Boudica was chosen as leader by the outraged people of this part of the kingdom, but also by other Britannic tribes, and in a kind of anti-colonial frenzy she fell upon the Roman settlements in south-eastern Britain, where she slaughtered about 70,000 men, women and children (Roman settlers and Celts who had come to appreciate the Roman way of life). This was not very clever strategically, because the Roman legions in Britain, which of course were much more powerful and only at that time had other things to do somewhere in the north of the country, rushed in and in turn wiped out Boudica's entire army, including all the men, women and children in the retinue, 80,000 people in all. Boudica escaped, but did not survive for long (probably poison). After that there was silence in the box for about 400 years.
Must this blood-soaked, endlessly sad, foolish and tragic story, which stands for the worst that people are capable of, be slapped on a company sign to sell people fragrances? Do you want to think about all this in the morning at the bathroom mirror, and also about the stupid advertising slogans of the beautiful, beaming winner when you put on your fragrance? Not me
Imperial is a surprisingly sweet fragrance, which impresses me (even if there are no traces of it in the Pyramid) very fruity. For the first ten minutes I perceive the oily, lavish note of British fruit wine gums (not the one from Haribo, it's delicious), which I have always found rather scary. After that it remains gummy, sweetish, diffusely fruity, but also becomes buttery-creamy in a nice way. There are then undoubtedly dense flower chords, a little bit of spiciness like red pepper, something like a very delicate suede note and a bezoelike tingling.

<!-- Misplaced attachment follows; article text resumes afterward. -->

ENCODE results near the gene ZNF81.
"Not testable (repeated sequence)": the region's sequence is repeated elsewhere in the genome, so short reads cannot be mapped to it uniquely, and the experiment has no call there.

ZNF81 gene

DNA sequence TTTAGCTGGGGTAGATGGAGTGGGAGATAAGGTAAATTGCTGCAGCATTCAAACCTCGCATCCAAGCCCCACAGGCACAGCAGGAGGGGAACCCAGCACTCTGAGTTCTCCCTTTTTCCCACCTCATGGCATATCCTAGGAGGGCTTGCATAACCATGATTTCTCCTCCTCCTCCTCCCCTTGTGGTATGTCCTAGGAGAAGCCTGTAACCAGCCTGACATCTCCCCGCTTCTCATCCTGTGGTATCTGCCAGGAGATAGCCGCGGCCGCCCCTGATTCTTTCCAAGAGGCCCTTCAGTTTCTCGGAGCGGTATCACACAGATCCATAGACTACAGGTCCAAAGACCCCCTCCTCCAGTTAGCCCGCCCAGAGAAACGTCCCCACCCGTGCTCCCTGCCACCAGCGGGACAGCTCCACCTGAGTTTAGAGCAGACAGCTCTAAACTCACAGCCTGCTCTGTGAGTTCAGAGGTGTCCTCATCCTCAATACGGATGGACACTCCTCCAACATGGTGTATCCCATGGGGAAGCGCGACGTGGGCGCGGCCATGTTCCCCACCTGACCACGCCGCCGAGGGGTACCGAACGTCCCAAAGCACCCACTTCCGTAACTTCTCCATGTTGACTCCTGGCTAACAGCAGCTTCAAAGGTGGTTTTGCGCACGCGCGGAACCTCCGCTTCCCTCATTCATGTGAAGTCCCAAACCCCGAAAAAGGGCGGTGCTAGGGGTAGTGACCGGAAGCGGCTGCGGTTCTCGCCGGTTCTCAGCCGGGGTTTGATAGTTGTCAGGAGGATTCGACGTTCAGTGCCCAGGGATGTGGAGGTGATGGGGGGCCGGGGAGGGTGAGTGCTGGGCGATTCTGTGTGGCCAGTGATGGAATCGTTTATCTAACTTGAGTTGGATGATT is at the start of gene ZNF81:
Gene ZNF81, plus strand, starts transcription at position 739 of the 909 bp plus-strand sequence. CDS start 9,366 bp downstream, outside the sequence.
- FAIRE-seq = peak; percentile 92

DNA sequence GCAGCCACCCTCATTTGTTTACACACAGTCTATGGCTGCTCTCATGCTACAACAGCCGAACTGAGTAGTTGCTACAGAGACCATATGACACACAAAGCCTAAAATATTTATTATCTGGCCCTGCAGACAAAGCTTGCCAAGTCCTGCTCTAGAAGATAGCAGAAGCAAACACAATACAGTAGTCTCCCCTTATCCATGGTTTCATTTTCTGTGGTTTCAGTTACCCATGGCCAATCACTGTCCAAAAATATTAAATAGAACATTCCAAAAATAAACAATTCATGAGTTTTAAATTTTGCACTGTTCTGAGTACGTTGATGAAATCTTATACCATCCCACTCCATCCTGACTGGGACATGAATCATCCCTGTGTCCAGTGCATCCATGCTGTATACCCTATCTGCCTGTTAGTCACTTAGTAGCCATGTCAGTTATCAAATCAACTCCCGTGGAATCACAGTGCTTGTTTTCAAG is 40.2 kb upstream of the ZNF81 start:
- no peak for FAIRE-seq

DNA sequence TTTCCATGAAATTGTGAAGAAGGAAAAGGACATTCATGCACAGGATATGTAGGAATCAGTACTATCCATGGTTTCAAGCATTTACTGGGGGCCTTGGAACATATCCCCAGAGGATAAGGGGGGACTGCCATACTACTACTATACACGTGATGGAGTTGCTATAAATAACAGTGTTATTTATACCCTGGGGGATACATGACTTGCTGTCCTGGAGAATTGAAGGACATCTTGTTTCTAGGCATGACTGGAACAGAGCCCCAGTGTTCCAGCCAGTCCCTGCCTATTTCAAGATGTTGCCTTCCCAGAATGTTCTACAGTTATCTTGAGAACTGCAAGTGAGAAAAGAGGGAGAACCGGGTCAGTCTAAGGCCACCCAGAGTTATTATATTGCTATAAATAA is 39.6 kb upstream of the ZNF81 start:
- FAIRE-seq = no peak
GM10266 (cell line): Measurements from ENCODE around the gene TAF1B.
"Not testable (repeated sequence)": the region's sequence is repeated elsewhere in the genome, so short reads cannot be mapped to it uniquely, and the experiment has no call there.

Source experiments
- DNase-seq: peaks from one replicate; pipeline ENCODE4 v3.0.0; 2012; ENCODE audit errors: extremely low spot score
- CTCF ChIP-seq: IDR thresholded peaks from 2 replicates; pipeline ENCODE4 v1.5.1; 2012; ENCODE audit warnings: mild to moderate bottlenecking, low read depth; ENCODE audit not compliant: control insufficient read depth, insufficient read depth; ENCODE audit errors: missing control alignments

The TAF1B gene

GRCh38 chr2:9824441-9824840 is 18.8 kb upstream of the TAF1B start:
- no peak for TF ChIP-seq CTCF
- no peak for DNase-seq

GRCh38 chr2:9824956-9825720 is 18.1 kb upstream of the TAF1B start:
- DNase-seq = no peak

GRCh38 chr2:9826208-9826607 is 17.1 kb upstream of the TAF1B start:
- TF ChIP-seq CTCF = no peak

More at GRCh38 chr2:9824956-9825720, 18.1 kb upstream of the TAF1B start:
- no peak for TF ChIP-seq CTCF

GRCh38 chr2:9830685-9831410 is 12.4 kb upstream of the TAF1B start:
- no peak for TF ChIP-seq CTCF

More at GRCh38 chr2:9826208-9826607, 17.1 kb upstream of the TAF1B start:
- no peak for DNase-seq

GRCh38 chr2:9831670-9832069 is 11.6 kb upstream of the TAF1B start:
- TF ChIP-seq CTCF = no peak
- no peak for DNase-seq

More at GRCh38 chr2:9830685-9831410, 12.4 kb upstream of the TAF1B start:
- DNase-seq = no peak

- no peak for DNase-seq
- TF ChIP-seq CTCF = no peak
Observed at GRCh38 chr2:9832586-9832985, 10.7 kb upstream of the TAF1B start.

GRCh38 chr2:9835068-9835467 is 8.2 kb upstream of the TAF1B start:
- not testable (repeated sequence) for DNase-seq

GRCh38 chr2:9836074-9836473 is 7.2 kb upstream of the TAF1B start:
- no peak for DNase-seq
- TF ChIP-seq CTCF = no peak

I can't recognize pronounced oud notes, they are certainly as well used as the lavender. Nothing is more misleading in the pyramid of scents than lavender, because the typical freshness, lightness and dry powdery nature of this note is missing in the fragrance.
For me, a consistently sweet, soft fragrance, covering a wide range of notes (like many fragrances of this brand), but with a strong floral and quasi-fruity component. Thoroughly well composed, not violent or grossly overburdened, but already quite massive. The soft sweetness is in almost caricature-like contrast to the advertising slogans for this fragrance ("feel empowered", "authority of calm assurance that is the key of imperial power"). But it is also not voluptuous and opulent, for me this is definitely not a lascivious (or sexy) fragrance. I think most of all of gravitational, but meaningless activity, or of confused dreams that entangle the dreamer deep in his sleep and finally arrive much too late and yet unfreshed. In terms of colour I think of rich, dark, billowing masses of colour, violet, dark red, perhaps a muted emerald green. Emotionally I think of melancholy
Despite my bad mood with this imperial fragrance (you can tell by this comment: I don't like the whole direction) certainly not a badly made perfume, and therefore the attempt of a fair valuation with 7,5.
And in a good mood (!) thanks to Floyd for the testing opportunity.